Is this role right for you?
You must be able to stay focused and alert for long periods, as you’ll be responsible for the safety of your colleagues working near railway tracks. You’ll plan your activities carefully and value safety first. You will also be a clear communicator who can provide precise information to signallers, track workers, train drivers and network control. To be a senior protection officer, you’ll need to be a confident leader and manager.
What is the work environment like?
You’ll be part of a team that builds and maintains infrastructure along the rail network. You’ll work within the rail corridor, alongside trains, or on construction sites to protect workers from oncoming rail traffic.
In most roles you’ll wear protective and safety equipment such as a hardhat, gloves, and hi-visibility clothing. Worksites are often exposed to weather so you may need to work in the heat, cold, wind and rain.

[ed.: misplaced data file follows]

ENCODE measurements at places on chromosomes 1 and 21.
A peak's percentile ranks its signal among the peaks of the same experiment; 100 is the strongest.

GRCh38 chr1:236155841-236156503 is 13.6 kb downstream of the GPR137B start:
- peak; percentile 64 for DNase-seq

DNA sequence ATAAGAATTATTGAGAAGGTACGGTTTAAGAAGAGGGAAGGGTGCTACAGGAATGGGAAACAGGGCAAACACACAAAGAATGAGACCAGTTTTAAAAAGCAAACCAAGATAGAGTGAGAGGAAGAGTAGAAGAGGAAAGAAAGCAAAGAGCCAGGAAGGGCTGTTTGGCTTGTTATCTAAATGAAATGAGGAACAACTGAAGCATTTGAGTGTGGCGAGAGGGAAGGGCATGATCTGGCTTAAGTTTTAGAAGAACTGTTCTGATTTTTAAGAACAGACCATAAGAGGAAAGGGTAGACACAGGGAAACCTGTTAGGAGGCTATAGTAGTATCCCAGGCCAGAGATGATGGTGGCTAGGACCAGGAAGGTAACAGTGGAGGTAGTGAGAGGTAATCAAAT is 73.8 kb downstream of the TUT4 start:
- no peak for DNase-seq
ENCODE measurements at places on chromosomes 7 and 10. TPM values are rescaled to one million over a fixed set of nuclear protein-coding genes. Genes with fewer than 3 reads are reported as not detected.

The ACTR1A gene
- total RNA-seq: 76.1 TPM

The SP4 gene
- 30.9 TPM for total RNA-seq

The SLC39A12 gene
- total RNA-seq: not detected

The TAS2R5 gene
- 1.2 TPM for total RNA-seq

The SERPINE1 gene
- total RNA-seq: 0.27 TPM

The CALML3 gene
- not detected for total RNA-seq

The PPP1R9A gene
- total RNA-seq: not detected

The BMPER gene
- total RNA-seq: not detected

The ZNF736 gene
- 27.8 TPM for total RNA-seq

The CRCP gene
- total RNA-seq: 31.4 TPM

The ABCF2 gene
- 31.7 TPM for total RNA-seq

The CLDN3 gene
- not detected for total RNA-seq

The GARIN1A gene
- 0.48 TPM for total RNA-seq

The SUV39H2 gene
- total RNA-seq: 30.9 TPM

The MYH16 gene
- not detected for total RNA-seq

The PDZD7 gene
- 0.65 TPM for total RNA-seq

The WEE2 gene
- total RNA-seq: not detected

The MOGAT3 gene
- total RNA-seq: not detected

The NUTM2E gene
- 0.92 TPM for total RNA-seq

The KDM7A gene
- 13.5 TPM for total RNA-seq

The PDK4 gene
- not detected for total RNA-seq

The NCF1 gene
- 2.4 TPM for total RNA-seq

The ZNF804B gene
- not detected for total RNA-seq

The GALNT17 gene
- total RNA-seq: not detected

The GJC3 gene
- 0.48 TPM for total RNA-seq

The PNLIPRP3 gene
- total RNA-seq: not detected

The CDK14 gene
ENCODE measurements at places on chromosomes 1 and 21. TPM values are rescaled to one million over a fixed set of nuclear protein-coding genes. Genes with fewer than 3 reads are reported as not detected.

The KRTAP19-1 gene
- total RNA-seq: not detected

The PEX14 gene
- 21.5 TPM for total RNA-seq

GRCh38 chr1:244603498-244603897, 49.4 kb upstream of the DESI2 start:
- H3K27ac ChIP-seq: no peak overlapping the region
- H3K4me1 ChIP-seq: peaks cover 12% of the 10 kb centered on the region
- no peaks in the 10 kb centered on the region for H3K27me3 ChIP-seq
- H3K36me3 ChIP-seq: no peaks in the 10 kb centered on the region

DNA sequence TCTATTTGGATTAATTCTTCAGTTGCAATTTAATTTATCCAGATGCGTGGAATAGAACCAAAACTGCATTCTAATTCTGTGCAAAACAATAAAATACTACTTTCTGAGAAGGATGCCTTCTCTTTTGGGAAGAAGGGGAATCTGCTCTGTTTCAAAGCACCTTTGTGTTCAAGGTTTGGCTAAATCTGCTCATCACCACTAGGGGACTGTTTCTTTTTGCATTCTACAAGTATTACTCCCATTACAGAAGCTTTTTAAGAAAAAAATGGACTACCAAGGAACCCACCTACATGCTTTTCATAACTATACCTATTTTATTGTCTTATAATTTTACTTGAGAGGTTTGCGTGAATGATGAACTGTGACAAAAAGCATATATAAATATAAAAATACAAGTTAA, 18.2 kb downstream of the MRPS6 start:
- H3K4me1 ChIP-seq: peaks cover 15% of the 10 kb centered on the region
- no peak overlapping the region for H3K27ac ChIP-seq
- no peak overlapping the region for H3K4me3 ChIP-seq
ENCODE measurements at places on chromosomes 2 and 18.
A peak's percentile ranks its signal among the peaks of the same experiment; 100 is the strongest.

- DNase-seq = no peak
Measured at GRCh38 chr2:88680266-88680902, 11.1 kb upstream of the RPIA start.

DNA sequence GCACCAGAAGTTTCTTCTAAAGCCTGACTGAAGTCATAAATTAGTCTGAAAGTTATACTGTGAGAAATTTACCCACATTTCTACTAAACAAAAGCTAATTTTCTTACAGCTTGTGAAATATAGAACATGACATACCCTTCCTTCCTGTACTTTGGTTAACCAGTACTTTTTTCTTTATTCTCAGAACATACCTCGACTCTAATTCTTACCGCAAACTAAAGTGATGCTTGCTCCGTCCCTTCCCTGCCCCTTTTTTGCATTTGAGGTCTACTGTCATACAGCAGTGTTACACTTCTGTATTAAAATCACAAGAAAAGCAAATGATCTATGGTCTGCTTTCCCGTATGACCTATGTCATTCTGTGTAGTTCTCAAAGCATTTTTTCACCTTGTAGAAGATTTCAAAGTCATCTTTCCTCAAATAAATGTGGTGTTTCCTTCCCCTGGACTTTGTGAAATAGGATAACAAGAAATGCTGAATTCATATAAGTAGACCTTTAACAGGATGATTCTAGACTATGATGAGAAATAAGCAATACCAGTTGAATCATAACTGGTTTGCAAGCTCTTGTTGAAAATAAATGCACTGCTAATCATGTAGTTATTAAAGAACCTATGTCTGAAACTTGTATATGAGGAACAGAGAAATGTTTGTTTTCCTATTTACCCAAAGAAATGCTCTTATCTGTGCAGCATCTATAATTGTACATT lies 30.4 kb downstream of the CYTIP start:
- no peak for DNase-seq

You may be required to do shift work, including nights, weekends, rotating rosters and public holidays.
Eligibility & pathways
Protection officers need training on the rail network they intend to work on. Rail operators sometimes provide this training through a registered training organisation. Training requirements vary across different railway networks.
You’ll learn to:
- use communication systems and warning devices
- conduct safety assessments
- make protection plans
- manage other safeworkers
- secure and track points and switches
- prevent trains from entering work areas
- pilot rail traffic
Protection officers also need to complete track safety training and hold a general construction induction card (White Card).